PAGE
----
FLAAEM Board of Directors and Government Affairs Committee Chair
One of the most important issues for emergency physicians for this past Florida Legislative session, and one of the most controversial issues, was Balance Billing. For EM physicians, this reflects how we get paid for out-of-network health insurance. Though you may not be aware of its' impact, this Bill will affect your paycheck for the rest of your career. When a patient sees a provider who is out-of-network on their health insurance plan, the amount not paid by their insurer is billed to the patient as a "Balance Bill". This billing practice accounts for 20-30% of pay for ER visits. In Florida, Balance Billing is already illegal for HMO plans, but the legislation for HMO's was reasonable on the agreed payment amount from insurance companies. The new Bill that was passed this session pertains to PPO plans. Nationwide, insurance companies and patient advocates have been pushing for balance billing. It often revolved around a story of someone getting an outrageous bill at a Hospital that was in-network on their insurance plan but the physician was not. Almost all these stories were pertaining to surgeons or anesthesiologist, whose bills are much higher than the EM physician.
The original Bill presented was extraordinarily unfavorable to EM physicians, including a drastic decrease in agreed pay from the insurers, and only leaving a faulty system to argue for higher pay. The goal was to strike down or amend the Bill to provide a rate for EM care based on a fair, usual and customary rate and to improve the dispute resolution process when insurers underpay. After a lot of legislative argument, EM physicians, along with the FMA, were able to amend the Bill in favor of EM physicians.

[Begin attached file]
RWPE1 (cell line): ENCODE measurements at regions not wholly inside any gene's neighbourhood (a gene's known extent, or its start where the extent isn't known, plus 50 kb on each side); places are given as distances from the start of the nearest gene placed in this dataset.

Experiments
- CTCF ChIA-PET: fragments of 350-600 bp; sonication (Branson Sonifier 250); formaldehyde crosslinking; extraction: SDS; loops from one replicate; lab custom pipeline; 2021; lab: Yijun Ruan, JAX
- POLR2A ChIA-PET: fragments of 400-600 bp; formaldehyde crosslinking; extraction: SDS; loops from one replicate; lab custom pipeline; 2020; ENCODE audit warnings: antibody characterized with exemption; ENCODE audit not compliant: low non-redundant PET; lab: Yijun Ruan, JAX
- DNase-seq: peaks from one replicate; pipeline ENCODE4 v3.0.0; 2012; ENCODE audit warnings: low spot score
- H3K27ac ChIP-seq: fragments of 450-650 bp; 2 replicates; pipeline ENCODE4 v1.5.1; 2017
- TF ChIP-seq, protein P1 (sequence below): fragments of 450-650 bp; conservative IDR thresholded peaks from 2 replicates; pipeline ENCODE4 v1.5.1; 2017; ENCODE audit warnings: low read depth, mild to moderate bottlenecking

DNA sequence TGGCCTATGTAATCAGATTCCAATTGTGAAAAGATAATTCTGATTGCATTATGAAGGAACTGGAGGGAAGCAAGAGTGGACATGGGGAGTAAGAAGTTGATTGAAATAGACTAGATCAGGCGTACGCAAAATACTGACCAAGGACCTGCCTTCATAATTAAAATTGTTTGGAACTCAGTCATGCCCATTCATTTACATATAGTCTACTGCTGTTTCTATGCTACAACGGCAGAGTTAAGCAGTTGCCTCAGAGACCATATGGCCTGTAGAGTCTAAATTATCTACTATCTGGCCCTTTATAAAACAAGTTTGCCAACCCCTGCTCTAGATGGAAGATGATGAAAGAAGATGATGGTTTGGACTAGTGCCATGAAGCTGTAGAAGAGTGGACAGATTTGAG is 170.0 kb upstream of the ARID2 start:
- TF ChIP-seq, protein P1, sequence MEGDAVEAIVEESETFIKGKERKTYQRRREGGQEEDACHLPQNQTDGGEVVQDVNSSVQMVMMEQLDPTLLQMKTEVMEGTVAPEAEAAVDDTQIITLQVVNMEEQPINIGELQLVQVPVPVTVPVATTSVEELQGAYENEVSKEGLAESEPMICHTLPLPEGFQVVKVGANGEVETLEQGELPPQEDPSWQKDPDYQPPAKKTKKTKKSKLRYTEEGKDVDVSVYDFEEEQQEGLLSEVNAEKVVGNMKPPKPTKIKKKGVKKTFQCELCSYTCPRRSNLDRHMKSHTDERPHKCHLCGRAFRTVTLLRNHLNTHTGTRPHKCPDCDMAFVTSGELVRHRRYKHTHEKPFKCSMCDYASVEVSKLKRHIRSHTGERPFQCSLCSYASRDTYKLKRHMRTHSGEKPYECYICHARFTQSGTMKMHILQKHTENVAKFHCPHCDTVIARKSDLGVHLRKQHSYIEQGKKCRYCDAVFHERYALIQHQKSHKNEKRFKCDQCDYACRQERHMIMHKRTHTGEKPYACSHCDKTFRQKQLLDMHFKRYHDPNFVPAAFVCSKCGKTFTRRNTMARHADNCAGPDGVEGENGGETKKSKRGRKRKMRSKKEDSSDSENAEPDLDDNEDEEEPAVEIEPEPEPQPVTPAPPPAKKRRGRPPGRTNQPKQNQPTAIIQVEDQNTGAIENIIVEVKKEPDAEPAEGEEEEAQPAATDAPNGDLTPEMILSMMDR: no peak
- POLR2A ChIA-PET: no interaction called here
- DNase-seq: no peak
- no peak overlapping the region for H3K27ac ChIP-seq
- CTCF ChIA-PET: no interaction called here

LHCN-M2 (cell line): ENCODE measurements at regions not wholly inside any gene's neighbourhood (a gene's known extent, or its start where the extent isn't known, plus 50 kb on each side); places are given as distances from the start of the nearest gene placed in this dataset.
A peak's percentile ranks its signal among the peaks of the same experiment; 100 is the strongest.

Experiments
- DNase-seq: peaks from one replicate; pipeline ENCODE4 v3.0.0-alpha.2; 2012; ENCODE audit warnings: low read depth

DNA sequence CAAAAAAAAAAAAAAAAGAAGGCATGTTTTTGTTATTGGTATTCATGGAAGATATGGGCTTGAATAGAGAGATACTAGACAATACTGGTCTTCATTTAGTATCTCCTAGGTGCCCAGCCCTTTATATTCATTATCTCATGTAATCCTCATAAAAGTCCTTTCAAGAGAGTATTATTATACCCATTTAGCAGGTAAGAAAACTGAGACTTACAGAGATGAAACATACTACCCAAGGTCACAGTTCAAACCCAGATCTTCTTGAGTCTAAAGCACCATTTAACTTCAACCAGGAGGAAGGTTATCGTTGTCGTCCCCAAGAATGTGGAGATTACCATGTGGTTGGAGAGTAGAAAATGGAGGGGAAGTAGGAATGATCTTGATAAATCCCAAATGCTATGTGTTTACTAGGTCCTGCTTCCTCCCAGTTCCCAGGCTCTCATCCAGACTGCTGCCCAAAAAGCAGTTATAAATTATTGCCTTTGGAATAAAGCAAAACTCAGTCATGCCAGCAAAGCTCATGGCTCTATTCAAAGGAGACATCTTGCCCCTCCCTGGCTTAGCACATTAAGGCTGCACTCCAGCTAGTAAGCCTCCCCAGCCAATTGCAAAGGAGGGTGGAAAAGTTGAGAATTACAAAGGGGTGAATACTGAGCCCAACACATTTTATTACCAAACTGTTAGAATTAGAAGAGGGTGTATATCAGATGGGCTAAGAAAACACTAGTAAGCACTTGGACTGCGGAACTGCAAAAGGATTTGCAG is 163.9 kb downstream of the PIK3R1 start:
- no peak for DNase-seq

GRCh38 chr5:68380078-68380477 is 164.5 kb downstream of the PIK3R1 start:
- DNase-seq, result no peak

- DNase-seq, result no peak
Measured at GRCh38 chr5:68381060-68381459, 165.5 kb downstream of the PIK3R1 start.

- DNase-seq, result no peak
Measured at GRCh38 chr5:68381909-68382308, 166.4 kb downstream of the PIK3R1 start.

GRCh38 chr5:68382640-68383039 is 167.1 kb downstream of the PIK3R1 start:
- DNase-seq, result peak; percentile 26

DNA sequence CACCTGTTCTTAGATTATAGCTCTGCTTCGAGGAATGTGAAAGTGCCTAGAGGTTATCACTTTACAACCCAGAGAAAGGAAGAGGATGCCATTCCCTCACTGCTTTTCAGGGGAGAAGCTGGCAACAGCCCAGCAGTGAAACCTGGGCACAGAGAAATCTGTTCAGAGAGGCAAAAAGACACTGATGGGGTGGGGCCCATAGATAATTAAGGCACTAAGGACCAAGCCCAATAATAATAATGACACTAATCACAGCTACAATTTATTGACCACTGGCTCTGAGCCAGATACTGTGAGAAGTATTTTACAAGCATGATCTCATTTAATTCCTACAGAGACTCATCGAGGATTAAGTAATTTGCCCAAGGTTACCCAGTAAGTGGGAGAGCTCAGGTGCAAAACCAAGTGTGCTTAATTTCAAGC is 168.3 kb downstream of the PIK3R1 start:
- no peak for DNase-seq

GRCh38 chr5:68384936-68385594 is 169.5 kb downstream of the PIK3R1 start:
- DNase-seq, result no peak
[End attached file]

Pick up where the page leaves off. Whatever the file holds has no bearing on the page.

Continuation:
The final bill requires Out-of-Network PPO insurance payments to mirror the HMO payment provisions for care in the ER, as well as creating a improved dispute resolution program which sets up a process for a settlement to be made by both parties. It also requires AHCA to develop rules for the dispute resolution program.
The improvements in the bill are still debatable. While fair payment to the EM physician is emphasized, there is some question of how this bill will affect the private democratic group. Will private groups have the same negotiating power for reimbursement as a large contract management group (CMG)? The future impact of this bill still remains to be seen.